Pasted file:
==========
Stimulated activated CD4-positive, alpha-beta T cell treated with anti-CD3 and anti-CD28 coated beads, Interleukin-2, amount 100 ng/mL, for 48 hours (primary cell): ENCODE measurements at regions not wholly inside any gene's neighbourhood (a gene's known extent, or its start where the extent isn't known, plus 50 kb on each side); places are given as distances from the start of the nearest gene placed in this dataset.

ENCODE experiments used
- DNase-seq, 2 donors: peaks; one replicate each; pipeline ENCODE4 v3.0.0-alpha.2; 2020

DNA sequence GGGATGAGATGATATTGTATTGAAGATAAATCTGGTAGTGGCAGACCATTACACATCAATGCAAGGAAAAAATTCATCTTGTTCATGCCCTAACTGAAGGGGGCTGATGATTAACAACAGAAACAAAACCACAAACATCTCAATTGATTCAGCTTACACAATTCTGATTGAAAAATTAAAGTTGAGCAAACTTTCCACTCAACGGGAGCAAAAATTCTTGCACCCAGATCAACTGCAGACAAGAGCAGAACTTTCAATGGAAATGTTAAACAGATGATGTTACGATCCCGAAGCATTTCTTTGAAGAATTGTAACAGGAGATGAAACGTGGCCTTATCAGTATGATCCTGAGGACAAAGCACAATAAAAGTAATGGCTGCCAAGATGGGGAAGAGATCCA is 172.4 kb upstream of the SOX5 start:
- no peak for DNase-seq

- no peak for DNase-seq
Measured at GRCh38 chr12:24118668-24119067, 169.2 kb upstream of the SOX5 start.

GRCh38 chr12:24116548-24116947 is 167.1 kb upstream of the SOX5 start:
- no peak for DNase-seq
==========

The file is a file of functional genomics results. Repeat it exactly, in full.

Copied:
Stimulated activated CD4-positive, alpha-beta T cell treated with anti-CD3 and anti-CD28 coated beads, Interleukin-2, amount 100 ng/mL, for 48 hours (primary cell): ENCODE measurements at regions not wholly inside any gene's neighbourhood (a gene's known extent, or its start where the extent isn't known, plus 50 kb on each side); places are given as distances from the start of the nearest gene placed in this dataset.

ENCODE experiments used
- DNase-seq, 2 donors: peaks; one replicate each; pipeline ENCODE4 v3.0.0-alpha.2; 2020

DNA sequence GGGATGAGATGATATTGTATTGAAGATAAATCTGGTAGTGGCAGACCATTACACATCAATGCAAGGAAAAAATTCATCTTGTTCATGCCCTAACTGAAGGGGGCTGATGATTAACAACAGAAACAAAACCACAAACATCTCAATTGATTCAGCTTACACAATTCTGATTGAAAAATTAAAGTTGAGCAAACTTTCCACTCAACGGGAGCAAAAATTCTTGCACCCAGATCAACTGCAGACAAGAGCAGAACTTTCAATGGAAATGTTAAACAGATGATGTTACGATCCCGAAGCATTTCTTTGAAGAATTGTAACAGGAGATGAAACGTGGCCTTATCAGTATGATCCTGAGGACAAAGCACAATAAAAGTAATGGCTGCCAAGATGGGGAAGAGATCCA is 172.4 kb upstream of the SOX5 start:
- no peak for DNase-seq

- no peak for DNase-seq
Measured at GRCh38 chr12:24118668-24119067, 169.2 kb upstream of the SOX5 start.

GRCh38 chr12:24116548-24116947 is 167.1 kb upstream of the SOX5 start:
- no peak for DNase-seq